Superchunk to revisit the past at BrewDog while readying for the future

Expect a smattering of classic songs when the long-running indie-rock band co-headlines Annual General Mayhem in Canal Winchester on Saturday

Matt Mitchell

When COVID-19 hit, Superchunk had a follow-up to 2018’s What a Time to Be Alive written and demoed. But before the band could head into the studio to record the new songs, much of the country went into lockdown. In the weeks and months that followed, the band members individually isolated, though guitarist Jim Wilbur said his day-to-day life was virtually unchanged. 

“My life is normally a kind of pandemic situation to begin with,” said Wilbur, who will join Superchunk bandmates Jon Wurster, Mac McCaughan and Jason Narducy (performing in place of Laura Ballance) in co-headlining BrewDog’s Annual General Mayhem in Canal Winchester on Saturday, Aug. 28. “I don’t work out of the house. I don’t socialize all that much. And then my wife says, ‘You’ve been training your whole life for this.’” 

Despite this vote of confidence, Wilbur and his bandmates had never recorded an album remotely. The inspiration to finally do so came last summer after the group recorded a cover of the Go-Go’s “Can’t Stop the World” for a record benefiting Cat’s Cradle, a rock venue in Carrboro, North Carolina. For the song, all of the band members added their parts remotely instead of tracking together in a room. “It came out kind of decent,” Wilbur said. “So we were like, ‘Well, we could make the record like that.’” 

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After completing initial tracking for the album, the recordings sat for nearly a year before the group returned to the studio to mix and master the final product. McCaughan served as engineer during these sessions while Wilbur and his bandmates laid down their parts separately and alone, leaning heavily on improvisation and trust. “It’s not an ideal way to go making a record,” Wilbur said. “Although, I think it came out really well.” 

It might be a while before fans have the opportunity to chime in and render their verdict, though. Before any of this new material surfaces, the band’s label, Merge Records, founded in 1989 by McCaughan and Laura Ballance, plans on resurrecting the group’s out-of-print 2001 record, Here’s to Shutting Up, for its 20th anniversary. “It’s the label’s way of ginning up interest for people that were born after [the record] came out. It’s a chance to put in outtakes and have funny colored vinyl. ... Makes it a great collectible,” Wilbur said, and laughed.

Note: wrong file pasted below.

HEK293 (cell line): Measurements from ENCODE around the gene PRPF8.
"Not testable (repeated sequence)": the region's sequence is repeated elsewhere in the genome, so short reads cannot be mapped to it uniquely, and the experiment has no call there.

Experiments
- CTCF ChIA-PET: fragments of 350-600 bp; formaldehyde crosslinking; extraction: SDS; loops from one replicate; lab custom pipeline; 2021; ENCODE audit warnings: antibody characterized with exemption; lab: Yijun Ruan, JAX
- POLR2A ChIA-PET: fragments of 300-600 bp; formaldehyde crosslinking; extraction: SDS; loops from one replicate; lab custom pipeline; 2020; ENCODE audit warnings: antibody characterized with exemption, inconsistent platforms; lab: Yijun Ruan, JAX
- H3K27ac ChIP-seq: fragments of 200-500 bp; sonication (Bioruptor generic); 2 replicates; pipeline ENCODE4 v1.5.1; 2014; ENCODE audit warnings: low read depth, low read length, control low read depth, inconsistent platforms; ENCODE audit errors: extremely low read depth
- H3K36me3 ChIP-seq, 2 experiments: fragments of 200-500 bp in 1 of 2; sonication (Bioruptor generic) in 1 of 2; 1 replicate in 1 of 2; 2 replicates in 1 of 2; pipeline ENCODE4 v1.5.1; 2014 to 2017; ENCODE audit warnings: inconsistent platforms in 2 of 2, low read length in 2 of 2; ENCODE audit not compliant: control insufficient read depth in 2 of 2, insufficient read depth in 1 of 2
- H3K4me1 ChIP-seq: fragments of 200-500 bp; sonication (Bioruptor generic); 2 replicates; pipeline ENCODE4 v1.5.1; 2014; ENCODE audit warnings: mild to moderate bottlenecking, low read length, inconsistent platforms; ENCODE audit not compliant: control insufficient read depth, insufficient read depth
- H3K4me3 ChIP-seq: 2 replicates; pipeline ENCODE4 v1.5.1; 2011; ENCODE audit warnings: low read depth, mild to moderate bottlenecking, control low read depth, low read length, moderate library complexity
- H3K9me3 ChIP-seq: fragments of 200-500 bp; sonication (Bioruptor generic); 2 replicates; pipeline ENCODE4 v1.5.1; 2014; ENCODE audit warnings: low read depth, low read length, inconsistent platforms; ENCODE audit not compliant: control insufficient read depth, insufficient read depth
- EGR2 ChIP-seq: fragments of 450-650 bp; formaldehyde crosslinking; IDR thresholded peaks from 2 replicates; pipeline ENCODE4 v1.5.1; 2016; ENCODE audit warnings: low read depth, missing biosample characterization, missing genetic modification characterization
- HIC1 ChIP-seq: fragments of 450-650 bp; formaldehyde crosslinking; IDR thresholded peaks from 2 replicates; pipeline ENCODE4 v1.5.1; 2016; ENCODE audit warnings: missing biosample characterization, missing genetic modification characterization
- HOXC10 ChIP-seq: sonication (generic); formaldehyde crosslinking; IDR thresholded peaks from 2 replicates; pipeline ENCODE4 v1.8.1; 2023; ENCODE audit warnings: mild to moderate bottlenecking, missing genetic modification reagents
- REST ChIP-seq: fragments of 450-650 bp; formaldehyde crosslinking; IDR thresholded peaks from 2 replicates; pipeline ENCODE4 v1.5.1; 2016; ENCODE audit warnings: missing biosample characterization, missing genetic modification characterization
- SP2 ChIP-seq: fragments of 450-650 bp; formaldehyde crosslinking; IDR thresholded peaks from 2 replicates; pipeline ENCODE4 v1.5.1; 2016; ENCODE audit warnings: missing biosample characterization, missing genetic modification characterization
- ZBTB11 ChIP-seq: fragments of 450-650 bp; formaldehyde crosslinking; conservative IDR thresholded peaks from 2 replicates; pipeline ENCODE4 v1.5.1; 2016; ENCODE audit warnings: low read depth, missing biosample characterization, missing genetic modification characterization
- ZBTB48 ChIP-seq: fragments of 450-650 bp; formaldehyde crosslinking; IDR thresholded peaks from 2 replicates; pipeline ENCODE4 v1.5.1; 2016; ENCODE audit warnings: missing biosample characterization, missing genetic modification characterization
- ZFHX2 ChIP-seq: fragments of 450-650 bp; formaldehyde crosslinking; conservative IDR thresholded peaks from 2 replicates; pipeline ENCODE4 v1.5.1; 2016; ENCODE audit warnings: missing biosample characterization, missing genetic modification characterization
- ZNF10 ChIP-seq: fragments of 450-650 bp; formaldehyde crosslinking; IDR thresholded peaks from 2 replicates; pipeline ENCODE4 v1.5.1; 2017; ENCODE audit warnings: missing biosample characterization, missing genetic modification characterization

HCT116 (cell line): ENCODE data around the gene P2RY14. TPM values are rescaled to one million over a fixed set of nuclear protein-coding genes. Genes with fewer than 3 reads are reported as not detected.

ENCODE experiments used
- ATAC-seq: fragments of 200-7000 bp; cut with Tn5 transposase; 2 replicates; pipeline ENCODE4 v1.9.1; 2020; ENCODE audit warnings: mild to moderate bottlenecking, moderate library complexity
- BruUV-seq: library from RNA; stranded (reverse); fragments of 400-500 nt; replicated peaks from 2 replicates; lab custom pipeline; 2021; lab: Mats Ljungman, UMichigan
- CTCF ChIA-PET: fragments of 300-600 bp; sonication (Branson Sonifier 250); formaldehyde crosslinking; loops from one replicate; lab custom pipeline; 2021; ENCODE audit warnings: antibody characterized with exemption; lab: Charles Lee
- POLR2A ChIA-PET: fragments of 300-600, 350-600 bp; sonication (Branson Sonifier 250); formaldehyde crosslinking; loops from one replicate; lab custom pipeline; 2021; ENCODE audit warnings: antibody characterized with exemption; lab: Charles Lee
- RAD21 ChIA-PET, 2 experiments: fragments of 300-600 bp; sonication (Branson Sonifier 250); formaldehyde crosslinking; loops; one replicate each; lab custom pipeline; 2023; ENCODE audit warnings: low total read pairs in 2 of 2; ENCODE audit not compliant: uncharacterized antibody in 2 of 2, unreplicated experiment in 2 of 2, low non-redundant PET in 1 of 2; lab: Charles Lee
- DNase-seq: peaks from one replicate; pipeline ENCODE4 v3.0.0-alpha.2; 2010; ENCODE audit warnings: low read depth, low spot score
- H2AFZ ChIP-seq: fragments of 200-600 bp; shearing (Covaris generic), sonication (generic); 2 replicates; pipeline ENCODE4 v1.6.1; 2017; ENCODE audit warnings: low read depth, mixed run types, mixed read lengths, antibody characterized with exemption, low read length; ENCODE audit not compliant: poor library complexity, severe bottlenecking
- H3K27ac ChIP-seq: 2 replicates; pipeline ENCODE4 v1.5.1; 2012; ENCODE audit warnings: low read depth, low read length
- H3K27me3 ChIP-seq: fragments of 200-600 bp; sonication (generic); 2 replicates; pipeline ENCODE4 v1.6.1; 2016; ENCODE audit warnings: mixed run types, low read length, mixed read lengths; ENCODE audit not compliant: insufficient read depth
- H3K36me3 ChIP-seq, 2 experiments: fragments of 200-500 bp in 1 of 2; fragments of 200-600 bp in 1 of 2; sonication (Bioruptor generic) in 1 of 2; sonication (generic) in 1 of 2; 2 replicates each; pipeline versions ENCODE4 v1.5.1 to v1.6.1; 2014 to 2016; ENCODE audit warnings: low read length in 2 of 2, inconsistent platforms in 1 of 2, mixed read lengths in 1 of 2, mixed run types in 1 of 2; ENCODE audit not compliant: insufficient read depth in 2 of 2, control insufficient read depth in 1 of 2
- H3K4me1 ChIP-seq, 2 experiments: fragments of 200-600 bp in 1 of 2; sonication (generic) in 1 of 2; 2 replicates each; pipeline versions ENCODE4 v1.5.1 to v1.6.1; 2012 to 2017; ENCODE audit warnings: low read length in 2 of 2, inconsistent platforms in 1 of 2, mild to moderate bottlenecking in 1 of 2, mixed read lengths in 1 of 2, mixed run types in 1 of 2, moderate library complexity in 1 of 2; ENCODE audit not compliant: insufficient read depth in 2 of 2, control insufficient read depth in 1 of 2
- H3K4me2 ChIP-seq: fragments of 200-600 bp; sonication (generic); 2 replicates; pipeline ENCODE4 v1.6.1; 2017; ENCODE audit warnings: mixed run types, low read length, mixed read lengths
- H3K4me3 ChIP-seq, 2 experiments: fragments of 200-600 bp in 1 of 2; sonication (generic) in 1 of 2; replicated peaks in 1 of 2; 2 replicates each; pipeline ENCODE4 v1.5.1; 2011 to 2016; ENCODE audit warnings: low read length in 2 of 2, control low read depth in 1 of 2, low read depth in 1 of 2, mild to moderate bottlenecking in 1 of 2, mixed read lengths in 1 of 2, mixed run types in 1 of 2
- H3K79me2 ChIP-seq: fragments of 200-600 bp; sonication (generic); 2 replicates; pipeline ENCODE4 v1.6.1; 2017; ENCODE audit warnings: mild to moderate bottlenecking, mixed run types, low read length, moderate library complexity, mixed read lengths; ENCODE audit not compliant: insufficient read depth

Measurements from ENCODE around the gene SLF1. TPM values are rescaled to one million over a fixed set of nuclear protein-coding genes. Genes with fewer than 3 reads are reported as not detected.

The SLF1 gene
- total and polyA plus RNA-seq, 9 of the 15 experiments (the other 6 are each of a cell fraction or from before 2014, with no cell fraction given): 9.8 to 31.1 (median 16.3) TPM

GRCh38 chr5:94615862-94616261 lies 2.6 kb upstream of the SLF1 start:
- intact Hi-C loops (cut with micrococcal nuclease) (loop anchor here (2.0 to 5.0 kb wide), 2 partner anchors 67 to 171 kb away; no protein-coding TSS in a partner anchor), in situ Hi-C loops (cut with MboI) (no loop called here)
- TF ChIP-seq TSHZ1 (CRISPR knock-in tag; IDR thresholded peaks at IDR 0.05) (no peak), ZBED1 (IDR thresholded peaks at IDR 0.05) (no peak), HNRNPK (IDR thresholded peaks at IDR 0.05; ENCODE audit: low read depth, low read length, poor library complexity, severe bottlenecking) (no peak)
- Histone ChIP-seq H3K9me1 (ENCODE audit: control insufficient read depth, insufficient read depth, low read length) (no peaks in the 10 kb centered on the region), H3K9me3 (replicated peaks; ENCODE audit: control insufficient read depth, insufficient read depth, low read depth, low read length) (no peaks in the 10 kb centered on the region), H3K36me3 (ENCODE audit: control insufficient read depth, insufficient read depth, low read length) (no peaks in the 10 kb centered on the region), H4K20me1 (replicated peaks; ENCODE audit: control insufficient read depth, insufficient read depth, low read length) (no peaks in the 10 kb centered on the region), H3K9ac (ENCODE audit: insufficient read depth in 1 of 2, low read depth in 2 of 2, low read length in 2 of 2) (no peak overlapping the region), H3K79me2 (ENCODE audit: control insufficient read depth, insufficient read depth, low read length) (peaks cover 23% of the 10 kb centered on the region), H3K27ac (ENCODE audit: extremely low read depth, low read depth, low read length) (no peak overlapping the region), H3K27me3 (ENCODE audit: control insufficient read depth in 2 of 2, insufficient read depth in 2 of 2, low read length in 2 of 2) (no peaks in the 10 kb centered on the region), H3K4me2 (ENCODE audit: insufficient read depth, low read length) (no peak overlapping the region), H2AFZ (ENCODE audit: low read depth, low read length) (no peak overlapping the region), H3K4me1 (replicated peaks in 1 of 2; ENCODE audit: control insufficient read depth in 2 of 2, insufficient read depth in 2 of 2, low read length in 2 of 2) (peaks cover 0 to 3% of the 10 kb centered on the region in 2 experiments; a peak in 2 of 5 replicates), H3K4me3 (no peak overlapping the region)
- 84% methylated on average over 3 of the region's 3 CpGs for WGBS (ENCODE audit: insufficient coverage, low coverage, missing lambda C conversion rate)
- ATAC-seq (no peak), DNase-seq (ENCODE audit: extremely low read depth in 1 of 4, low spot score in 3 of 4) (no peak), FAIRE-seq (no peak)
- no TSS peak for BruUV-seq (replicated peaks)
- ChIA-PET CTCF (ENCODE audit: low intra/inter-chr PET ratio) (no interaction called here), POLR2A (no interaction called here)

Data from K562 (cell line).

Superchunk’s appearance at BrewDog — its first Columbus visit since a 2018 show at Ace of Cups — will also be the band’s final gig of 2021. Regardless of the occasion, the group isn’t planning to preview any songs off the new full-length this weekend, instead focusing its energies on mastering older songs, a decision Wilbur attributed in part to the rust accrued during the long, COVID-driven layoff. “It’s like, ‘How does this song go? What key is it in?’” he said. “I’ve been playing songs for 30 years, but then, when you actually try to play them after not doing anything for a year, the muscle memory in your brain starts second-guessing itself.” 

One thing the time off hasn’t impacted is the chemistry between the musicians, which has remained consistent even as the four have continued to explore interests outside of the band. Wurster, for instance, is currently touring with labelmate the Mountain Goats in support of its new record, Dark in Here (the band visits the Athenaeum for a concert on Friday, Aug. 27), while McCaughan has a solo record, The Sound of Yourself, coming out next month, followed by his own string of shows, for which Wilbur will play bass.

“Just from being in a band, you can get burnt out doing anything too long,” Wilbur said. “If you’re on tour, spending every day together, it can be refreshing to [explore] a different dynamic.” 

But the friendship at the core of Superchunk still pulsates, virtually unchanged three decades into the band’s run. “It’s sort of like being in prison together,” Wilbur cracked. “We know how to do time since there’s a comfort there.”

Correction: A previous version of this story indicated Laura Ballance would be performing instead of Jason Narducy.